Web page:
Summary: A combination Mother's Day message with Mary Magdalene's response to the risen Christ.
John 10:10-18 – A Woman’s Devotion
Being at church every time the doors open. TV Bingo. Facebook or online gaming. Gentlemen… start your engines. Let’s get ready to rumble. Oh, the good old hockey game. Sa-wing, batter batter batter, sa-wing. Martha Stewart, Rachael Ray, Oprah, Ellen, or Jerry Springer. What do all these have in common? They are all things that people find themselves devoted to. There are all kinds of words we use to describe “devotion”: enthusiastic, dedicated, fanatical, loyal, committed, supportive… even affectionate, loving, or dutiful. You’ll find sports fanatics, devoted to their team. You’ll find TV watchers, devoted to their shows. You’ll find staunch political pundits, devoted to their electoral party. The world offers as many things we could devote our lives to, as there are people in the world. Today we continue our series called I Serve a Risen Saviour: Lessons from John 20-21, we come to a lady who was devoted, completely, 100% to her Master, Jesus. The woman is Mary Magdalene, and she got the privilege to be the 1st person to see Jesus on Resurrection Day. Let’s read John 20:10-18.
We don’t know as much about Mary Magdalene as some would say we do. Back a few years ago, she was the middle of a conspiracy theory that stated that she and Jesus got married, had children, and the Catholic Church has been covering it up ever since. That was the gist of The Da Vinci Code, an interesting but purely fictional read. Over the years, people have connected her to a sinful woman, perhaps a prostitute, but the Bible doesn’t say that either. The Bible says she was from a town called Magdala in Galilee, and she was set free by Jesus from demons.
Now some of you just tuned me out because I said the word “demons”. You say that demons were the old superstitious way of explaining mental illnesses, but now in the realm of science, there are better, more rational ways, to explain sickness. Well, I see where you’re coming from, but hear me out. Most everybody believes in God, right. Not absolutely everybody, but most would believe in some sort of spirit being, and most would call him God. And further, most would call this God good. He loves us, He takes care of us, He watches over us, and the dead go to be with Him in heaven. Most listening to my voice would believe this much.
So there’s a good spirit called God who loves us. So, why is there so much evil in the world, then? Who’s at fault for that? Most of the same people who believe that God is good would also believe that people are basically good, too. So, if God is good, and people are good, generally, where does evil come from? Why do people do horrible things? How could there be Osama Bin Laden’s, and Adolf Hitler’s, Josef Mengeles’, and Pol Pot’s? Why is it such a stretch to believe that if there is a good spirit called God, why wouldn’t there be an opposite, a bad spirit, a spirit who is the other extreme of God, who hates instead of loves, who hurts instead of heals, who destroys instead of fixes…? Myself, I don’t see how a person who believes in God couldn’t believe in a devil. But anyway…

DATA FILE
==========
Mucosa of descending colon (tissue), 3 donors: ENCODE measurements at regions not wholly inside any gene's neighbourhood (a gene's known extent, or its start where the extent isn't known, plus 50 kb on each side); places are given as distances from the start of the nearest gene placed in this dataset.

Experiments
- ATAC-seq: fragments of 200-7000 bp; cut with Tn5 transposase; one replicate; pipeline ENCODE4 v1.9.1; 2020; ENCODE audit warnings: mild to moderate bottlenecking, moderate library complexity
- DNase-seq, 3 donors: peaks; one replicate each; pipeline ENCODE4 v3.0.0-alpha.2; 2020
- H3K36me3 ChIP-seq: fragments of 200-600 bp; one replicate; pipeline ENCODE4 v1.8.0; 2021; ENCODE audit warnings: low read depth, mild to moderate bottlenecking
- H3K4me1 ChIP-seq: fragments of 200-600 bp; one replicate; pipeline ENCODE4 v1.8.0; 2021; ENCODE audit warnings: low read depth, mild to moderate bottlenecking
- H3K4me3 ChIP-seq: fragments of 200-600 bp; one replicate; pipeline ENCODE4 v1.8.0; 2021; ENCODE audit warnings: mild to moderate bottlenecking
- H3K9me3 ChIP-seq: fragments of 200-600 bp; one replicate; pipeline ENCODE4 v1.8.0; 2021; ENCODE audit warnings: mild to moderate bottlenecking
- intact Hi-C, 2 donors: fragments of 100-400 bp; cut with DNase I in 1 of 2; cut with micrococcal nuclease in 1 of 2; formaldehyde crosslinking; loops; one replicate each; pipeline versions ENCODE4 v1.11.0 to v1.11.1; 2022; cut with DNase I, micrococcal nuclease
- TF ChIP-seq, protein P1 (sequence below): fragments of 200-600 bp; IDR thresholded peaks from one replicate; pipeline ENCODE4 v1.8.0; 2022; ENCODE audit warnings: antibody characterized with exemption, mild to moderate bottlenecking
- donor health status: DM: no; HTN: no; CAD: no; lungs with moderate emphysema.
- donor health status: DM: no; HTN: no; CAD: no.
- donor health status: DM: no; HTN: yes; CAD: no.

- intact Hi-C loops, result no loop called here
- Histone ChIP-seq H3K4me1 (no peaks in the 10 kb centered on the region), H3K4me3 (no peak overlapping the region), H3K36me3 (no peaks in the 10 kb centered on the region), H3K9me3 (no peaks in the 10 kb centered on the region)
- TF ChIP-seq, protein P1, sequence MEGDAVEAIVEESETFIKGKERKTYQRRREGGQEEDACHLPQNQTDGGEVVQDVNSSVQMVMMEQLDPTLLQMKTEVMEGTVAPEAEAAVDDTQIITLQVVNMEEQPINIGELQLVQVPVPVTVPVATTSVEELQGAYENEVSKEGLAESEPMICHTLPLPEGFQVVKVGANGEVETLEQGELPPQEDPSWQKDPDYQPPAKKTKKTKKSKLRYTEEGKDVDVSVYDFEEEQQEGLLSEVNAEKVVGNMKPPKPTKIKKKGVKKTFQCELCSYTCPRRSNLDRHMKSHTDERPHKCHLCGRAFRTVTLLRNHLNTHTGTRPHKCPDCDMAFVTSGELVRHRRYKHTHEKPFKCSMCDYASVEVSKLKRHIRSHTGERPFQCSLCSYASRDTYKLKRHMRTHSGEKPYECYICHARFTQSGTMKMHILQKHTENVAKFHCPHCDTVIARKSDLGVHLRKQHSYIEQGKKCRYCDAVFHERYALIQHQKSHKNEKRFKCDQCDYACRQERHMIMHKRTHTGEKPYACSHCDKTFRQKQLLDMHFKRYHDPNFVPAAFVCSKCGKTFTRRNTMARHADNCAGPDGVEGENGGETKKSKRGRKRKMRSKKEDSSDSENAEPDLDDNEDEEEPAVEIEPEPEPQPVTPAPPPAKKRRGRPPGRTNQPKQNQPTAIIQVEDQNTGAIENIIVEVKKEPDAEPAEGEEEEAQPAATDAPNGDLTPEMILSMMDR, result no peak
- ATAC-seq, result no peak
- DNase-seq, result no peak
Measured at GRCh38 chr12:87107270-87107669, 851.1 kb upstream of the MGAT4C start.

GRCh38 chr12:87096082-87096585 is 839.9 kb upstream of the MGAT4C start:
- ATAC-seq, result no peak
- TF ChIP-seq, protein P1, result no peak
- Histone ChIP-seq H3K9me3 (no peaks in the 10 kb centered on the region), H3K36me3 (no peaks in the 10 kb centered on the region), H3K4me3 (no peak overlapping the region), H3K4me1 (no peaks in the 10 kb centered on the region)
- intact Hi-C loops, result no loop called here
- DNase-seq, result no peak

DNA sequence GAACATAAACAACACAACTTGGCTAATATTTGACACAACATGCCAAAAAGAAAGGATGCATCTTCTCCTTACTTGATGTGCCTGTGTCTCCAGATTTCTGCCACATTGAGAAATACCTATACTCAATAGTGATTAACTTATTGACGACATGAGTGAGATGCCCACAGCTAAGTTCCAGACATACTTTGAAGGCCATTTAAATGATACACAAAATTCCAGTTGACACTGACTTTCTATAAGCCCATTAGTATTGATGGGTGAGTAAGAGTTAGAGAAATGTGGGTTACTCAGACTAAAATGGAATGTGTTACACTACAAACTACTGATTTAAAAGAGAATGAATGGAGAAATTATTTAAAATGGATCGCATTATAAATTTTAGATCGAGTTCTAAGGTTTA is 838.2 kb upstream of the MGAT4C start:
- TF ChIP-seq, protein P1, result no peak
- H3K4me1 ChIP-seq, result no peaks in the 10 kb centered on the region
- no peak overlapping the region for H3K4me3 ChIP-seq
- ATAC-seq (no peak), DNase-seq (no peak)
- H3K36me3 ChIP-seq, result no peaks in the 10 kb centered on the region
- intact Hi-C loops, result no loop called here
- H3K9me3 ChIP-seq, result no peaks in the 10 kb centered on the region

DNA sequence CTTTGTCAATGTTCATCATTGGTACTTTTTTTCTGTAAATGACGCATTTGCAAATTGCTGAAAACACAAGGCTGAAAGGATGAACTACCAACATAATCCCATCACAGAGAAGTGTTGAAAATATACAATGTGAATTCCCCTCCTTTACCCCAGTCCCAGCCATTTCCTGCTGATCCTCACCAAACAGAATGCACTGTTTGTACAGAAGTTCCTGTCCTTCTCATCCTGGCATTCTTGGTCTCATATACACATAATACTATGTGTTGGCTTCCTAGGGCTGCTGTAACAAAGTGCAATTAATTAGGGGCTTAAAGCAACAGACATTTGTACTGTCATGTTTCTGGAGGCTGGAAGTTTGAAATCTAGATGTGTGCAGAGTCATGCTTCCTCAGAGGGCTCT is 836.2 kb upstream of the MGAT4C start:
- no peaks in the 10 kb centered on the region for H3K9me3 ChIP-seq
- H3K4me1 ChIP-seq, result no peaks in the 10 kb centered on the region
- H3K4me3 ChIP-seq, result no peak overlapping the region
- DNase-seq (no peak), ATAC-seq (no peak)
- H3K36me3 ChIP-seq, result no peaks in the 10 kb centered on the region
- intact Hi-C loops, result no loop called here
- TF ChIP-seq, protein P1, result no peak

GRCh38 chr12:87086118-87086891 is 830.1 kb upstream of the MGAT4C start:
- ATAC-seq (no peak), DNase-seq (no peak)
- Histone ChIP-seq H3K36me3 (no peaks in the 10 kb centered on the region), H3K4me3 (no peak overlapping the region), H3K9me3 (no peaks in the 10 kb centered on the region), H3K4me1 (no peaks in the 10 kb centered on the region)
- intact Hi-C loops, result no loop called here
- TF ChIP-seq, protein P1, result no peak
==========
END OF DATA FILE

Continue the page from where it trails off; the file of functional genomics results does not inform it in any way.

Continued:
Mary Magdalene was devoted to Jesus for what He had done for her. She stuck with Him at the cross, and she watched His body be set in a borrowed grave on Friday afternoon. She and some other ladies went to the grave on Sunday morning, and saw that the stone was rolled away. They fetched the disciples, and Peter and John found the grave empty. Mary was confused about all this, not knowing what had really happened.
So, even though she had doubts, perhaps, and she had fears, certainly, she showed her devotion to her Lord. Now, even though, as far as we know, she was not a mother, today, this being Mother’s Day, we will learn from her devotion. No matter who you are, you can learn from a woman’s devotion. Not devotion to a sport, or a TV show, or a TV personality, but devotion to Jesus. How can we become more devoted to Jesus? Paul wrote in 2 Corinthians 11 that he wanted his readers to have a “sincere and pure devotion to Christ”. What does that look like?
For Mary Magdalene, devotion looked like 5 things. The 1st was sorrow. She was crying. She didn’t know what had happened to Jesus’ body. She was sad, broken-hearted even. It had been an emotional couple of days. She had watched her Lord suffer and die. She had watched Him get placed in a grave. And now, He was gone. She was crushed.